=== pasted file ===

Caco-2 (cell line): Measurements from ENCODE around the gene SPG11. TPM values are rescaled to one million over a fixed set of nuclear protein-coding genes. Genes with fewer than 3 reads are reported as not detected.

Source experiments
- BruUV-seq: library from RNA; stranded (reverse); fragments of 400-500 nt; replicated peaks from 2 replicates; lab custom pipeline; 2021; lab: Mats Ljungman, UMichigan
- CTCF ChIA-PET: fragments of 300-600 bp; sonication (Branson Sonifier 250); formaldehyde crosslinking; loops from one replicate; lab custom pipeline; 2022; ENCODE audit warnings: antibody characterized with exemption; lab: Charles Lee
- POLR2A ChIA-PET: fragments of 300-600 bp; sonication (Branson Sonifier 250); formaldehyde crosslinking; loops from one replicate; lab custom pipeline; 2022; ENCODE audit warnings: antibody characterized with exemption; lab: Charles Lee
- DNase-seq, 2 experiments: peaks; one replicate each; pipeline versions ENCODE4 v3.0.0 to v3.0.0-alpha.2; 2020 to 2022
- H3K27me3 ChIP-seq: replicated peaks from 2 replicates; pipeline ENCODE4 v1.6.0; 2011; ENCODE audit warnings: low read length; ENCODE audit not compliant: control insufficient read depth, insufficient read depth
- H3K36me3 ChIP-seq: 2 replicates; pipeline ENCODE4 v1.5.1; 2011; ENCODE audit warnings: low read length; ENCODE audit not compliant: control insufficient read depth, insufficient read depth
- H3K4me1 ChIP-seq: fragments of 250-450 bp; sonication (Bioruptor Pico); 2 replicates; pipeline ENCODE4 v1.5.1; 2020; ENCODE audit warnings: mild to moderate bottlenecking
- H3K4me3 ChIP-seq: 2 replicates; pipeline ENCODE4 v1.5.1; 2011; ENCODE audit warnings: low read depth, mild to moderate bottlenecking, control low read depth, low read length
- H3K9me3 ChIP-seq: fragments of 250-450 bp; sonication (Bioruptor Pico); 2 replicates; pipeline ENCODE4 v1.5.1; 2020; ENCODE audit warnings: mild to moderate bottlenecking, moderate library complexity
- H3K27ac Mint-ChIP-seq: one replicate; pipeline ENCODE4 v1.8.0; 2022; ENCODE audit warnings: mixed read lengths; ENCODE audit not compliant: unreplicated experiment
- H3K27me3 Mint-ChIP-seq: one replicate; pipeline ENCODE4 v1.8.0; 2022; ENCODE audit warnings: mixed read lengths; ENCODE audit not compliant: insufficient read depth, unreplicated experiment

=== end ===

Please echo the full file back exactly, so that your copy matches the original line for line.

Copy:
Caco-2 (cell line): Measurements from ENCODE around the gene SPG11. TPM values are rescaled to one million over a fixed set of nuclear protein-coding genes. Genes with fewer than 3 reads are reported as not detected.

Source experiments
- BruUV-seq: library from RNA; stranded (reverse); fragments of 400-500 nt; replicated peaks from 2 replicates; lab custom pipeline; 2021; lab: Mats Ljungman, UMichigan
- CTCF ChIA-PET: fragments of 300-600 bp; sonication (Branson Sonifier 250); formaldehyde crosslinking; loops from one replicate; lab custom pipeline; 2022; ENCODE audit warnings: antibody characterized with exemption; lab: Charles Lee
- POLR2A ChIA-PET: fragments of 300-600 bp; sonication (Branson Sonifier 250); formaldehyde crosslinking; loops from one replicate; lab custom pipeline; 2022; ENCODE audit warnings: antibody characterized with exemption; lab: Charles Lee
- DNase-seq, 2 experiments: peaks; one replicate each; pipeline versions ENCODE4 v3.0.0 to v3.0.0-alpha.2; 2020 to 2022
- H3K27me3 ChIP-seq: replicated peaks from 2 replicates; pipeline ENCODE4 v1.6.0; 2011; ENCODE audit warnings: low read length; ENCODE audit not compliant: control insufficient read depth, insufficient read depth
- H3K36me3 ChIP-seq: 2 replicates; pipeline ENCODE4 v1.5.1; 2011; ENCODE audit warnings: low read length; ENCODE audit not compliant: control insufficient read depth, insufficient read depth
- H3K4me1 ChIP-seq: fragments of 250-450 bp; sonication (Bioruptor Pico); 2 replicates; pipeline ENCODE4 v1.5.1; 2020; ENCODE audit warnings: mild to moderate bottlenecking
- H3K4me3 ChIP-seq: 2 replicates; pipeline ENCODE4 v1.5.1; 2011; ENCODE audit warnings: low read depth, mild to moderate bottlenecking, control low read depth, low read length
- H3K9me3 ChIP-seq: fragments of 250-450 bp; sonication (Bioruptor Pico); 2 replicates; pipeline ENCODE4 v1.5.1; 2020; ENCODE audit warnings: mild to moderate bottlenecking, moderate library complexity
- H3K27ac Mint-ChIP-seq: one replicate; pipeline ENCODE4 v1.8.0; 2022; ENCODE audit warnings: mixed read lengths; ENCODE audit not compliant: unreplicated experiment
- H3K27me3 Mint-ChIP-seq: one replicate; pipeline ENCODE4 v1.8.0; 2022; ENCODE audit warnings: mixed read lengths; ENCODE audit not compliant: insufficient read depth, unreplicated experiment